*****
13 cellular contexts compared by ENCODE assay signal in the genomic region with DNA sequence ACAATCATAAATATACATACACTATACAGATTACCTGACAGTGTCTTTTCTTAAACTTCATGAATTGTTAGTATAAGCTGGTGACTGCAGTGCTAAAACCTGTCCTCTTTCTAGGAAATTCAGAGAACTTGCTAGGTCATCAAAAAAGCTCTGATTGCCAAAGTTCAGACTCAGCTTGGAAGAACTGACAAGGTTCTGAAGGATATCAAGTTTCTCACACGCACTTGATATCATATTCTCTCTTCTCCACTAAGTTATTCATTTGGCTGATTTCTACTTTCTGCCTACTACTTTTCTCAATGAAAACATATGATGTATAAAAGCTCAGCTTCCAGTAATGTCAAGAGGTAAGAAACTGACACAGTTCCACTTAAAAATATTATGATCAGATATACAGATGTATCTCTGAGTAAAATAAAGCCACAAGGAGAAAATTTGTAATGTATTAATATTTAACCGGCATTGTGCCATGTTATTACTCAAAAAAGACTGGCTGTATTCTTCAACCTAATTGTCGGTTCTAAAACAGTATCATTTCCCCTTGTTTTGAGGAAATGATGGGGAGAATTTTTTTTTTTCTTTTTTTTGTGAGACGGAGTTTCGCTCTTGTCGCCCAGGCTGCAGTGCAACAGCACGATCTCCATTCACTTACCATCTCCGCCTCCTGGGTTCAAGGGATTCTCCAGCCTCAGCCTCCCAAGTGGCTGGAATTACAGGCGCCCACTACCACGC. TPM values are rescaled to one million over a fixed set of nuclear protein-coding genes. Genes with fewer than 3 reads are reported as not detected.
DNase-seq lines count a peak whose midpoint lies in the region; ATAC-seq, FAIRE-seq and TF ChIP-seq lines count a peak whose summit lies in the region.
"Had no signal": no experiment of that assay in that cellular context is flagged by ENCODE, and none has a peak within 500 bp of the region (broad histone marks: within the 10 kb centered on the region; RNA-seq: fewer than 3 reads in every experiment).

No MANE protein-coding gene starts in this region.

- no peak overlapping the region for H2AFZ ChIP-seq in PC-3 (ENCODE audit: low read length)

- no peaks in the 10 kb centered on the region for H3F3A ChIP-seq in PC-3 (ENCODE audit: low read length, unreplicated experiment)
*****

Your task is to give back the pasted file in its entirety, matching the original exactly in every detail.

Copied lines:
13 cellular contexts compared by ENCODE assay signal in the genomic region with DNA sequence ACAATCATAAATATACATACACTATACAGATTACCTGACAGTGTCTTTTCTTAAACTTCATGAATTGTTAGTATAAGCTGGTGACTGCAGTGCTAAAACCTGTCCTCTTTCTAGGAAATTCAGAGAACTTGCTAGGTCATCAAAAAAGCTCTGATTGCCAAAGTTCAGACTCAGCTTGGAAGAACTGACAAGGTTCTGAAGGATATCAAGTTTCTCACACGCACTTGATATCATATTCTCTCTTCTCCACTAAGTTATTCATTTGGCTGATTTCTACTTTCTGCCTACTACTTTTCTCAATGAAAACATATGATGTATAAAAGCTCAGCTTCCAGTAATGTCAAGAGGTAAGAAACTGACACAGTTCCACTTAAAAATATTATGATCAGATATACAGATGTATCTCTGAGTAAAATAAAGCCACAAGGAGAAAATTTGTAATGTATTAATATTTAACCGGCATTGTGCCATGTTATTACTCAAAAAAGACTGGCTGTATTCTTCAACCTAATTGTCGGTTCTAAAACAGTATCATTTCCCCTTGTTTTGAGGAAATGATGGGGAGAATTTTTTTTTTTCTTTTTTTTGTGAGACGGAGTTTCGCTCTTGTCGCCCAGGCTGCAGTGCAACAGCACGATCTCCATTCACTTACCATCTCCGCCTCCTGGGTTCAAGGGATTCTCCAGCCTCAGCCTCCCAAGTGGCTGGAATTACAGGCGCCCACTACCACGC. TPM values are rescaled to one million over a fixed set of nuclear protein-coding genes. Genes with fewer than 3 reads are reported as not detected.
DNase-seq lines count a peak whose midpoint lies in the region; ATAC-seq, FAIRE-seq and TF ChIP-seq lines count a peak whose summit lies in the region.
"Had no signal": no experiment of that assay in that cellular context is flagged by ENCODE, and none has a peak within 500 bp of the region (broad histone marks: within the 10 kb centered on the region; RNA-seq: fewer than 3 reads in every experiment).

No MANE protein-coding gene starts in this region.

- no peak overlapping the region for H2AFZ ChIP-seq in PC-3 (ENCODE audit: low read length)

- no peaks in the 10 kb centered on the region for H3F3A ChIP-seq in PC-3 (ENCODE audit: low read length, unreplicated experiment)